60.The National Forensic Laboratory capacity was strengthened in 2017 to enable immediate and effective collection of evidence needed in courts, including provision of DNA testing services.

61.The Government of Rwanda has secured 14.95 Million USD from the World Bank through the Great Lakes Emergency Sexual and Gender Based Violence and Women Health Project, to establish a robust GBV Management Information System. The system is hosted by the Regional Center of Excellence of GBV and child abuse under the coordination of the Ministry of Gender and Family Promotion (MIGEPROF). It is meant to enhance data management especially those collected one stop centres. This will address the challenge of lack of harmonized reporting mechanisms in all IOSCs where for example GBV officers report to the Ministry of Health (MINISANTE) and former Judicial Police Officers reported to Rwanda National Police, the situation which affected quick information sharing and timely interventions.

62.The Government through relevant institutions, has organized clinics and outreach programs with special groups of teen mothers in 10 districts countrywide (Bugesera, Burera, Gicumbi, Huye, Musanze, Muhanga, Ngoma, Gasabo, Ngororero and Nyamasheke). The program’s overall objective is to provide an in depth assessment of causes of teenage pregnancy and identify services/support given to them by service providers. This helped in recording the new born babies in civil registers and voluntary HIV testing. As a result of this program, one hundred and forty (140) children of teen mothers were registered and two hundred and fifty-four (254) teen mothers voluntarily tested for HIV in 2016-2017.

63.With regards to the investigation and prosecution of GBV cases, National Public Prosecution Authority (NPPA) prosecuted and the courts decided 1480 cases of child defilement in 2017/2018. In 2016/2017 NPPA prosecuted 830 cases of child defilement. In 2015/2016, NPPA prosecuted 840 cases. In 2014/2015 a total of 814 cases were prosecuted while 1,118 cases were prosecuted in 2013/2014. The conviction rate for child defilement related cases stood at 78.9% in 2017/2018. Penalties range from one year to life imprisonment.

64.With regards to cases of rape, a total of 202, 129, 93, 88 and173 cases were decided by courts in 2013/2014, 2014/2015, 2015/2016, 2016/2017 and 2017/2018 respectively. During the year 2017/2018 average conviction rate was at 67.1% and like in case of child defilement penalties range from one year of imprisonment to life imprisonment.

65.With the adoption of the new law Nº68/2018 of 30/08/2018 determining offences and penalties in general, the penalties have been tightened and the law leaves no room for mitigations in case defilement is committed on a child below 14 years of age.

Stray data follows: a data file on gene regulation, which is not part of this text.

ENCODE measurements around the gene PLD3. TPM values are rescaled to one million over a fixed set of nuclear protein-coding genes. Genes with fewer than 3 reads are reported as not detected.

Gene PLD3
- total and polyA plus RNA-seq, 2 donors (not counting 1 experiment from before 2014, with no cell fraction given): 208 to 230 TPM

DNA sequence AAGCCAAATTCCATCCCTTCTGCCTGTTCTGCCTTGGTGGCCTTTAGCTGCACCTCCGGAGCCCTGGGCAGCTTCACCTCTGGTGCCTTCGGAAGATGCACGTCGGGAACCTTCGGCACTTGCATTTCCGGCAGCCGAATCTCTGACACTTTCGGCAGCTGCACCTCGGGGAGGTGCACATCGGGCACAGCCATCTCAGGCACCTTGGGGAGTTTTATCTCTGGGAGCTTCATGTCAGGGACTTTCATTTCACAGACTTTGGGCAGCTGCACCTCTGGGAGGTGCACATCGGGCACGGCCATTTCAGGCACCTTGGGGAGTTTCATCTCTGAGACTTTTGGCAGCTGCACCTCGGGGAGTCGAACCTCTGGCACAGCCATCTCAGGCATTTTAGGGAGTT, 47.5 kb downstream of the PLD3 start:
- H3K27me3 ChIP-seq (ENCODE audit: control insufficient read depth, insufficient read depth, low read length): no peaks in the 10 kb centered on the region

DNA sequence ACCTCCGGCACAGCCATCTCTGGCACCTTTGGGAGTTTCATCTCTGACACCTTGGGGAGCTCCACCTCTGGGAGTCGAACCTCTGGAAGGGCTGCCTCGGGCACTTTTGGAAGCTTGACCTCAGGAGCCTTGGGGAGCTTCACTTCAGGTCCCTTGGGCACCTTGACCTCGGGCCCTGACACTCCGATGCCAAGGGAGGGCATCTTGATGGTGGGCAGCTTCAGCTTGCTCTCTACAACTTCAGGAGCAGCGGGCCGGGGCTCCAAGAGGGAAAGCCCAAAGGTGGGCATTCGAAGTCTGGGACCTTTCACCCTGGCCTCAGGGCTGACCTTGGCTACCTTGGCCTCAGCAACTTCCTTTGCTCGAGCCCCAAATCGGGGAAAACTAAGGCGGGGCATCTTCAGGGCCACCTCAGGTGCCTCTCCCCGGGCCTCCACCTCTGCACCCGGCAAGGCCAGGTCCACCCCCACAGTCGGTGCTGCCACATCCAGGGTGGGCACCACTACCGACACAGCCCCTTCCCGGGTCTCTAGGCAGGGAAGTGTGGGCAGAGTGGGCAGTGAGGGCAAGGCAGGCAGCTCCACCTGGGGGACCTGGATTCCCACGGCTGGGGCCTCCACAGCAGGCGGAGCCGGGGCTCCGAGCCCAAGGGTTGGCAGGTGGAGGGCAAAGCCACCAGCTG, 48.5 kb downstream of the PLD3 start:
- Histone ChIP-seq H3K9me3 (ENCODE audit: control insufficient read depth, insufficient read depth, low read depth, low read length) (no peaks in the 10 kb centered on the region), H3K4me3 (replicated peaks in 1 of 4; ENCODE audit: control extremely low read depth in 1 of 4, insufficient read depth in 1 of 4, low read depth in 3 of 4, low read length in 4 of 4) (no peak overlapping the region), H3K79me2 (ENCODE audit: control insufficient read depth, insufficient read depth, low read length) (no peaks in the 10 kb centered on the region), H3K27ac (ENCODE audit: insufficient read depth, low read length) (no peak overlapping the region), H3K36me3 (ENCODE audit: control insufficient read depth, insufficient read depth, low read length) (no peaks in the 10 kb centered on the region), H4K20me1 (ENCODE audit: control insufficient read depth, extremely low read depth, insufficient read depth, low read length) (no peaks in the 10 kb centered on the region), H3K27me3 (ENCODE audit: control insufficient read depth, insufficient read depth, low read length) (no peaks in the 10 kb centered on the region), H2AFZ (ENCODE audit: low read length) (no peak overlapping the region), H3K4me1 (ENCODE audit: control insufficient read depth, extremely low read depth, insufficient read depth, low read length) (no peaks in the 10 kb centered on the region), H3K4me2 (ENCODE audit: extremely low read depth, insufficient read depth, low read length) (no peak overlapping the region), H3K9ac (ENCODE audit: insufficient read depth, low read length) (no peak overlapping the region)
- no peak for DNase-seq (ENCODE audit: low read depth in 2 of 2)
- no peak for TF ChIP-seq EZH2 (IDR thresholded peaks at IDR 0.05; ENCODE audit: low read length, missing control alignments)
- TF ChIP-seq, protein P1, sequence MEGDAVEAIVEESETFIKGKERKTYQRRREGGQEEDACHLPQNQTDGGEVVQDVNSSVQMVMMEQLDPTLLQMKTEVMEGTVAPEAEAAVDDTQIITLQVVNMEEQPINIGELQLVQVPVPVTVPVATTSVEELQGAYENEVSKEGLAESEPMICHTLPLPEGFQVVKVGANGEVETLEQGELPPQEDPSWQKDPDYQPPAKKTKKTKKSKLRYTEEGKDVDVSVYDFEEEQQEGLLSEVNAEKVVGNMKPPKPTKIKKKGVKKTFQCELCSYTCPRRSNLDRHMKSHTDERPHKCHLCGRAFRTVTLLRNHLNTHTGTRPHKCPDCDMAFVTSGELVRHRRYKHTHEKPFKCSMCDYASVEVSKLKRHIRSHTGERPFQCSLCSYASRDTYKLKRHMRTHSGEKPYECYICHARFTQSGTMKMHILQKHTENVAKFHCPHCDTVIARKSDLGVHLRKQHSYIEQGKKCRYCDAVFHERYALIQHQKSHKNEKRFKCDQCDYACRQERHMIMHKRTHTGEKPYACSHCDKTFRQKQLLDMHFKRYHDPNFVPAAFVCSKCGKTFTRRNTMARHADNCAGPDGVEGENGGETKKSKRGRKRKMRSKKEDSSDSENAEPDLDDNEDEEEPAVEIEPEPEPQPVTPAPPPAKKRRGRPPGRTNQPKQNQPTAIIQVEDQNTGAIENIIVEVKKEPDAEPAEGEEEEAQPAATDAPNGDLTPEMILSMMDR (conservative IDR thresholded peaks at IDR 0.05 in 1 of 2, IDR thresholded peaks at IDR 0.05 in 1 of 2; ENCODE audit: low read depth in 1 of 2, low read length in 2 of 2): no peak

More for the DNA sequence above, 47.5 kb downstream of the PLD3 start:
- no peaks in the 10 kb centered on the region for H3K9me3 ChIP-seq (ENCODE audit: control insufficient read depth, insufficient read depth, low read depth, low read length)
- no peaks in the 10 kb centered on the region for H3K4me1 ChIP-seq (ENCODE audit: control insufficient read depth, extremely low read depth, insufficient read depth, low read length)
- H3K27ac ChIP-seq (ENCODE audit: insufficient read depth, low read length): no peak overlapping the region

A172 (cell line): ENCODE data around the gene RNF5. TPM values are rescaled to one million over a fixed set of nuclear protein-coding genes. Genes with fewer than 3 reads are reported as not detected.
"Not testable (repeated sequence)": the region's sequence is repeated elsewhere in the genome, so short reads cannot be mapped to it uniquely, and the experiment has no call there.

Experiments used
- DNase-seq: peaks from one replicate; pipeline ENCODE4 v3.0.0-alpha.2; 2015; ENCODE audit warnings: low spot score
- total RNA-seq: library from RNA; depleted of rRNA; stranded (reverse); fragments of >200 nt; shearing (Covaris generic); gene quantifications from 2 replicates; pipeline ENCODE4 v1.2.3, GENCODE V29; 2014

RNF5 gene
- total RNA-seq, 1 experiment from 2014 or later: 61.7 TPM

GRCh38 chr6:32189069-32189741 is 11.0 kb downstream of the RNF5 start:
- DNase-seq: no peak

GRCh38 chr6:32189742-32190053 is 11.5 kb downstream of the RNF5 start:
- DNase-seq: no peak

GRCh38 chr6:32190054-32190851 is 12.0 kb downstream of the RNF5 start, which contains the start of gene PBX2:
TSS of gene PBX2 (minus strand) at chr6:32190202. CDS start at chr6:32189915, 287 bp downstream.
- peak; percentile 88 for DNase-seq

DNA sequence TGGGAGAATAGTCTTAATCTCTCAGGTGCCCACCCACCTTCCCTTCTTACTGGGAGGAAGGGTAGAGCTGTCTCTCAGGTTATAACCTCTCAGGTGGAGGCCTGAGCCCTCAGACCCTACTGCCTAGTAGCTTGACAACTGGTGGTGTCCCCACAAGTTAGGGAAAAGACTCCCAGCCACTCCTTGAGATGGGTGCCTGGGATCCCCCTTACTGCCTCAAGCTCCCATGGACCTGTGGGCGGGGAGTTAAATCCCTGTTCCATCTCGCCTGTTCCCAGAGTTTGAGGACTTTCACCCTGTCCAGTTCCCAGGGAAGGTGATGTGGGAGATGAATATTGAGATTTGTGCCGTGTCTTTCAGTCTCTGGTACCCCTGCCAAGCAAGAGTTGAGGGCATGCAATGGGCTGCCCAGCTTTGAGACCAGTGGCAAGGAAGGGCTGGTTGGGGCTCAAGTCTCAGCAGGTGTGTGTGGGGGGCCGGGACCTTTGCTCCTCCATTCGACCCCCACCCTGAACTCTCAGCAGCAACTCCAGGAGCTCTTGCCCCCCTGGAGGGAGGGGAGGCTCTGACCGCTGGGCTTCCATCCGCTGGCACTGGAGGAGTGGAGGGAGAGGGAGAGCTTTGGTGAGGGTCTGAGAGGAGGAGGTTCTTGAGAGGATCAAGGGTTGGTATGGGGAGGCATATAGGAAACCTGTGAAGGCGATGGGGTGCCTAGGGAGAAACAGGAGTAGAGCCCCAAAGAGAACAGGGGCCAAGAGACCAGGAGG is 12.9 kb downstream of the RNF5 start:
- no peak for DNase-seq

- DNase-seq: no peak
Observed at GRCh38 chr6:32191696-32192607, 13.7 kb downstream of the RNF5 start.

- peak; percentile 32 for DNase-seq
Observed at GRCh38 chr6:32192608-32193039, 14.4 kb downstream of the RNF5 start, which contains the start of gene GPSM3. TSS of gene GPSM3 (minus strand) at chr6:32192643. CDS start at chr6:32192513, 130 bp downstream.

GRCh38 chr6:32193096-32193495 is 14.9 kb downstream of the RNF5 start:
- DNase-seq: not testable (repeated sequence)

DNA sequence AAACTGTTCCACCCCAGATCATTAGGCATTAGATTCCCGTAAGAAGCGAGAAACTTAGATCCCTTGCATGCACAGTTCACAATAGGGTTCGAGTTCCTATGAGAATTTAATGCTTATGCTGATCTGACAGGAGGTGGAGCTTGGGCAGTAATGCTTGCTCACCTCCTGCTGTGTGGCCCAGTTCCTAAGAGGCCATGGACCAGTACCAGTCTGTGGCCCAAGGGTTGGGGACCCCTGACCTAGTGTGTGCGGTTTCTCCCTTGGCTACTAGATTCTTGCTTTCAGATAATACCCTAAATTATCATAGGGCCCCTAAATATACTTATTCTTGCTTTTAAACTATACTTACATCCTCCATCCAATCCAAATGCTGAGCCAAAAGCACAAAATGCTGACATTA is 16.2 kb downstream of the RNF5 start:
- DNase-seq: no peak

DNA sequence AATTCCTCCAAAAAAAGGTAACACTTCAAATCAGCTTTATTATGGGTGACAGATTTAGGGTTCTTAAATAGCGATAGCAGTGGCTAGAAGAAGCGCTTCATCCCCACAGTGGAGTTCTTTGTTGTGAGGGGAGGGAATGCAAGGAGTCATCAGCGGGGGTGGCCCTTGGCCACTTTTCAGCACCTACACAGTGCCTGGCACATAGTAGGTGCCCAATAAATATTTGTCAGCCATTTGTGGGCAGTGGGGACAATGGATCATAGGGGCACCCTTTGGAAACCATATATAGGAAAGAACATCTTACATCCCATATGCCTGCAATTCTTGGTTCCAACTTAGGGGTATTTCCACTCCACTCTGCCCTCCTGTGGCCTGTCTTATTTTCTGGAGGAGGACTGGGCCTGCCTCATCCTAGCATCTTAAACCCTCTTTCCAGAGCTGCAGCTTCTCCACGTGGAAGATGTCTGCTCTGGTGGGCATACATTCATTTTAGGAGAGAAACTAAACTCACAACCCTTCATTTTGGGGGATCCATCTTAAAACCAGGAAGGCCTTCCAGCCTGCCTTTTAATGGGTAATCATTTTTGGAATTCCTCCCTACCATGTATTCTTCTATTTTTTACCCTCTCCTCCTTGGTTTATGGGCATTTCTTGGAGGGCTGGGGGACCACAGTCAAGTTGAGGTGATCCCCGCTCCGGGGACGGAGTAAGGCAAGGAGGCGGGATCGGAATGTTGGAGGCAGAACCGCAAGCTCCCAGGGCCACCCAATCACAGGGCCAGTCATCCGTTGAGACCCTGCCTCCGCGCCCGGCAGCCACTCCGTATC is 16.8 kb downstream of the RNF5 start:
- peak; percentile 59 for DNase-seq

Article 6Right to work

Reply to paragraph 12 of the Concluding Observations

66.In 2014, Rwanda adopted a 5 year National Employment Program (NEP). This program builds upon Rwanda’s Second Economic Development and Poverty Reduction Strategy (EDPRS 2) which run from 2013 through 2018.

67.The program is designed to serve three main objectives:

1.Creating sufficient jobs that are adequately remunerative and sustainable across the economy;

2.Equipping the workforce with vital skills and attitude for increased productivity that are needed for the private sector growth;

3.Provide a national framework for coordinating all employment and related initiatives and activities in the public, private sector and civil society.

68.Further, the National Employment Program puts women, youth and other vulnerable groups at the centre.

69.From 2010/11 (EICV 3) unemployment decreased for males from 2.2% to 1.6% in 2013/14 (EICV 4) however, increased from 2.2 to 2.4% for females. Regarding persons with disabilities, from 2013-2018, National Council of Persons with Disabilities (NCPD) provided 60 million Rwandan Francs to support cooperatives initiated by Persons with Disabilities under the National Employment Program.

70.Between 2015 and 2017, NCPD trained 1,381 Persons with Disabilities and acquired from NEP a sum equivalent to 350 million Rwandese Francs to facilitate all graduates to access toolkits and loans to start their own businesses.

71.In addition, NCPD in collaboration with Umbrella of Organizations of Persons with Disabilities (UPHLS) trained 523 PwDs in different trades.

72.Further, in order to increase self-employment for the trained PwDs, in the year 2018-2019, a budget of 75 million and 42.5 million was allocated to PwDs for start-up tool kits and loan facility from NCPD and UPHLS respectively.

73.With regard to the Committee’s recommendation on the need of statistical data on the concrete impact of all measures taken to improve the unemployment rate and evaluate programmes to ensure that they respond to the labour market needs, the GoR is pleased to report that in August 2016, the Government of Rwanda introduced the Labour Force Survey (LFS).